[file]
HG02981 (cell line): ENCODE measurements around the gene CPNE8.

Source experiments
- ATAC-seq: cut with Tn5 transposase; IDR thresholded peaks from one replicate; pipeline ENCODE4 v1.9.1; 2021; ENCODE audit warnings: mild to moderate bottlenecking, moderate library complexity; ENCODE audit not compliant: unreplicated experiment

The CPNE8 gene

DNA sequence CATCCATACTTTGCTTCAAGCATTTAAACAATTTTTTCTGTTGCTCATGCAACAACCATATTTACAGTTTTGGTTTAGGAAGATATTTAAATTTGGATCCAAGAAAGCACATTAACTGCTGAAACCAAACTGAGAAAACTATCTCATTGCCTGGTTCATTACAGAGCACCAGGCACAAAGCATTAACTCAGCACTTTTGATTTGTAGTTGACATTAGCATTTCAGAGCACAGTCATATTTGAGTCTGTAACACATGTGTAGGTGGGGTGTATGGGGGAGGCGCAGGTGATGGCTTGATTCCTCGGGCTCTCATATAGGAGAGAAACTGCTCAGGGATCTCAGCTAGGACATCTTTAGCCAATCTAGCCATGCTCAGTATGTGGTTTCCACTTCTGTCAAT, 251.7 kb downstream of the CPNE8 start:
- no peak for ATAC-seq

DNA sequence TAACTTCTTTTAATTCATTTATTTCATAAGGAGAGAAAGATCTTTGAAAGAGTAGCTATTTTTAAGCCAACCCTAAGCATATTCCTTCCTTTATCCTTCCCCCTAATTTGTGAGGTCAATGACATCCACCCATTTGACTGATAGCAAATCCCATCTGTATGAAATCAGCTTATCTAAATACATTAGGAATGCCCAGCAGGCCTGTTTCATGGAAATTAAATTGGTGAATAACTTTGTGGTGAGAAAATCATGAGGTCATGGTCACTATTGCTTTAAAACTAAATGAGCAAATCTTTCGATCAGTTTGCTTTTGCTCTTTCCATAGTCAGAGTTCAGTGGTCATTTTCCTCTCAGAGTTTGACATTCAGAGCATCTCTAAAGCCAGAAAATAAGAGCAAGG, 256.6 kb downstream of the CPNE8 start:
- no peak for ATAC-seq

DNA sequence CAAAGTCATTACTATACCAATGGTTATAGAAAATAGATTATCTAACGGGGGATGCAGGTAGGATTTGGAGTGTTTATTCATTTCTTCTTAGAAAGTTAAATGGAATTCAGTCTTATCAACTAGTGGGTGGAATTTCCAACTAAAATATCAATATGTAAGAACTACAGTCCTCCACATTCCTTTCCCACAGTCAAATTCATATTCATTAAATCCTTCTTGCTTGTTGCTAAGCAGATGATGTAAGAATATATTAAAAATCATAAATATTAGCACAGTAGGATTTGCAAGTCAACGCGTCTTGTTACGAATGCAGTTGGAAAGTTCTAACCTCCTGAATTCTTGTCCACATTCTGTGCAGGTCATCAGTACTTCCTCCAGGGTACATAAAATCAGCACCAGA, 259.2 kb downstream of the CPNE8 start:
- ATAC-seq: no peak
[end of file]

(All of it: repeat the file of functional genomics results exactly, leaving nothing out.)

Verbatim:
HG02981 (cell line): ENCODE measurements around the gene CPNE8.

Source experiments
- ATAC-seq: cut with Tn5 transposase; IDR thresholded peaks from one replicate; pipeline ENCODE4 v1.9.1; 2021; ENCODE audit warnings: mild to moderate bottlenecking, moderate library complexity; ENCODE audit not compliant: unreplicated experiment

The CPNE8 gene

DNA sequence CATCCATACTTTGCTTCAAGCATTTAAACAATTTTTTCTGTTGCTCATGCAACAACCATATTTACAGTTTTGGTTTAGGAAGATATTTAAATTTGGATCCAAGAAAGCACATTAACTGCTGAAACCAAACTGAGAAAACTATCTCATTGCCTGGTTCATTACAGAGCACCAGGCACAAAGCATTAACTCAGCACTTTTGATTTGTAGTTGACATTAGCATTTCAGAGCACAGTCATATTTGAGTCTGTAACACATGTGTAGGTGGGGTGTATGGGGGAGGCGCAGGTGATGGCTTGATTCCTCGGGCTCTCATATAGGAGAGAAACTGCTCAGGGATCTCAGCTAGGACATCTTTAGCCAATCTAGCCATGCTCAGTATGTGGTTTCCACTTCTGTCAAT, 251.7 kb downstream of the CPNE8 start:
- no peak for ATAC-seq

DNA sequence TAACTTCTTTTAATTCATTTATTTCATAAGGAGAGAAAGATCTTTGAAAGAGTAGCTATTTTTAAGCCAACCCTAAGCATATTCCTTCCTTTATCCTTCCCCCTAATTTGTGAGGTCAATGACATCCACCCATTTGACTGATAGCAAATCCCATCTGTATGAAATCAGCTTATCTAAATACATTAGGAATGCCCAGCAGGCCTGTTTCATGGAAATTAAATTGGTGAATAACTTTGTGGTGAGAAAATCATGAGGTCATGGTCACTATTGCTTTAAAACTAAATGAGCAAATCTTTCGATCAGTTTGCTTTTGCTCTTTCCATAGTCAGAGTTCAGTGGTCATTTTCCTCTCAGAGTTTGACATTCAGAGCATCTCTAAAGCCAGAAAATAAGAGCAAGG, 256.6 kb downstream of the CPNE8 start:
- no peak for ATAC-seq

DNA sequence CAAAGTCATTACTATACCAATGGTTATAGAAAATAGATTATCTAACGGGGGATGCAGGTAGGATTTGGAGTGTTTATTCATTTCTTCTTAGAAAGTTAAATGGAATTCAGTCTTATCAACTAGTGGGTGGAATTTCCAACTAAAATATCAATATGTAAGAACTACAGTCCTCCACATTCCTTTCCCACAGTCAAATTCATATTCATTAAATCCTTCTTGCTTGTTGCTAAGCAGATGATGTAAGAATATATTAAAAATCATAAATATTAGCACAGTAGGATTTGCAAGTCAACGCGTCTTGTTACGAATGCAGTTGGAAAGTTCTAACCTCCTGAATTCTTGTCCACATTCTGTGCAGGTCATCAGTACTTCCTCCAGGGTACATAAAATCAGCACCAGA, 259.2 kb downstream of the CPNE8 start:
- ATAC-seq: no peak